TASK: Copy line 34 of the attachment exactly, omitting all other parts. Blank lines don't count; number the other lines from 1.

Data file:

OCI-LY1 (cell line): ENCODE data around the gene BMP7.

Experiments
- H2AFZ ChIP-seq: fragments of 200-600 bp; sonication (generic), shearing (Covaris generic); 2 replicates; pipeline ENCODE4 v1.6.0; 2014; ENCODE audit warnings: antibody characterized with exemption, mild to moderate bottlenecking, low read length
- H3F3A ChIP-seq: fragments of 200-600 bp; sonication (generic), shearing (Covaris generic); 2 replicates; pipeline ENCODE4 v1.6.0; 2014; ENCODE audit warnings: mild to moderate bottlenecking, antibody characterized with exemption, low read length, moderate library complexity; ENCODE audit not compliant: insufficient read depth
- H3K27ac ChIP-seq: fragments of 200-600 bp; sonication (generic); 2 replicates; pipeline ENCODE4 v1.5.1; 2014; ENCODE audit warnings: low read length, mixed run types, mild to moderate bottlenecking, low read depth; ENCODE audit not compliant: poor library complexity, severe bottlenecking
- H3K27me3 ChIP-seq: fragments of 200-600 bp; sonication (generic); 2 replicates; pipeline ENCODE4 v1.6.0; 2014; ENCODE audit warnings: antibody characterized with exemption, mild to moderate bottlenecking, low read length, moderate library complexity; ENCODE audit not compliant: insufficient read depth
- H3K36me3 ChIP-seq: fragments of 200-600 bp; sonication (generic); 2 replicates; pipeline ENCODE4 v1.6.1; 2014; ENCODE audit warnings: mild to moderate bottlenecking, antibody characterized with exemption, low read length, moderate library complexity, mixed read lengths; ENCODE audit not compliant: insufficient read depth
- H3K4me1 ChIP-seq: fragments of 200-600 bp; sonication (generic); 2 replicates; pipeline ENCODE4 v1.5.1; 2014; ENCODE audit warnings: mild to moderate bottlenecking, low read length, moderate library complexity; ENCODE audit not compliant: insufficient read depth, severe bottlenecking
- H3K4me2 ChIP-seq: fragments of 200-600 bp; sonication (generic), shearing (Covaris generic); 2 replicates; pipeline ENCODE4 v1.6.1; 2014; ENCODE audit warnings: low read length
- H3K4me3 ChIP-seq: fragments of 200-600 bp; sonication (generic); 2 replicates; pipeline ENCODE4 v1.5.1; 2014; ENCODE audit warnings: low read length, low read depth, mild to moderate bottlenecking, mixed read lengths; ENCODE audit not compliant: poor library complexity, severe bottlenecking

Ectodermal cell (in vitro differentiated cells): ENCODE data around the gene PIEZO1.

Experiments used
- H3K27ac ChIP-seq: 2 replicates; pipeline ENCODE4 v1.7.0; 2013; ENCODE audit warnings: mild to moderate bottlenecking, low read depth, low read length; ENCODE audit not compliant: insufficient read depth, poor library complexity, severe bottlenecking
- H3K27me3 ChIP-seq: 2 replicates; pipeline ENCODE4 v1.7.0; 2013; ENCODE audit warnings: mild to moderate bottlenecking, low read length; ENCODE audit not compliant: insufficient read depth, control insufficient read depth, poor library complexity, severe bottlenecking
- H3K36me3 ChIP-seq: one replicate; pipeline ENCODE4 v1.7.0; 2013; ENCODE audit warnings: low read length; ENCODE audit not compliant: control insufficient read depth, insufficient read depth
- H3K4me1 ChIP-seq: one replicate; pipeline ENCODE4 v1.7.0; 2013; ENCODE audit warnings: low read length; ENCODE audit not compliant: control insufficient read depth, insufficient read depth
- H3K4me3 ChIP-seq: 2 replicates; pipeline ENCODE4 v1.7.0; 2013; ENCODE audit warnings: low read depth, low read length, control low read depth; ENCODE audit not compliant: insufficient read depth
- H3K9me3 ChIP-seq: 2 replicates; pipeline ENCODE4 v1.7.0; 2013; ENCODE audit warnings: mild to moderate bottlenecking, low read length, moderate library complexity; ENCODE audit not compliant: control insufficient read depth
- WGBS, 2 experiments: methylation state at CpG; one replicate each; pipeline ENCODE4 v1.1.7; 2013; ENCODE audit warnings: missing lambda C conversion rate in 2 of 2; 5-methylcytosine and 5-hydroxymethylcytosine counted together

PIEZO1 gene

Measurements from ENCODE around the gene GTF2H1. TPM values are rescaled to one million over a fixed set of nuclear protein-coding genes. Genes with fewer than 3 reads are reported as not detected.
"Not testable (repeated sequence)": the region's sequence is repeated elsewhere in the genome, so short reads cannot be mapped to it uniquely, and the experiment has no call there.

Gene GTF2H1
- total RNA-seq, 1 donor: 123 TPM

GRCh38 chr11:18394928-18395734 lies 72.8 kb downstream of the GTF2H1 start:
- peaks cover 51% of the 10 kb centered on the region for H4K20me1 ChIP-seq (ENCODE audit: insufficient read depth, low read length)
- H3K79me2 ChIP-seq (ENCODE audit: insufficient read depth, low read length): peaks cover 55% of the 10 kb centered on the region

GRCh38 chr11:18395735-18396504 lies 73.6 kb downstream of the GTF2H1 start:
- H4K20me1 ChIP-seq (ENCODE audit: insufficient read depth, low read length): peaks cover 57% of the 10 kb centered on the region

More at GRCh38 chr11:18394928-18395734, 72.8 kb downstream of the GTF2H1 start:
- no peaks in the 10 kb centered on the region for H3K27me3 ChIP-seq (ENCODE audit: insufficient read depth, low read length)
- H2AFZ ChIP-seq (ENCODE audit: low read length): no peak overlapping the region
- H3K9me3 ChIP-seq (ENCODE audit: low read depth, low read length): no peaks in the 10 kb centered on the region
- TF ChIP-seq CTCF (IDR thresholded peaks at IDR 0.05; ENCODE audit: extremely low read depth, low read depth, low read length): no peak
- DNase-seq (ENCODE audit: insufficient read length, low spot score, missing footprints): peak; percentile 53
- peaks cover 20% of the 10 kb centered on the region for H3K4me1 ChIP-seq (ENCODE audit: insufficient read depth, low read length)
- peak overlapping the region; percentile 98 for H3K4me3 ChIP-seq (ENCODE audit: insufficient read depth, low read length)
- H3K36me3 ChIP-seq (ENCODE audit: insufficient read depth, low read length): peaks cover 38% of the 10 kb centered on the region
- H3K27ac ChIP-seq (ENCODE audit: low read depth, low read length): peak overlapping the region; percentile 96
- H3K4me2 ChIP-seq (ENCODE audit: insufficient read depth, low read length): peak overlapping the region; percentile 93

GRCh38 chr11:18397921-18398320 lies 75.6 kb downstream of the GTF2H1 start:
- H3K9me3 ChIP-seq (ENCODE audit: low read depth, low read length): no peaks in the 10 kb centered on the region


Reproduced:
- TF ChIP-seq CTCF (IDR thresholded peaks at IDR 0.05; ENCODE audit: extremely low read depth, low read depth, low read length): no peak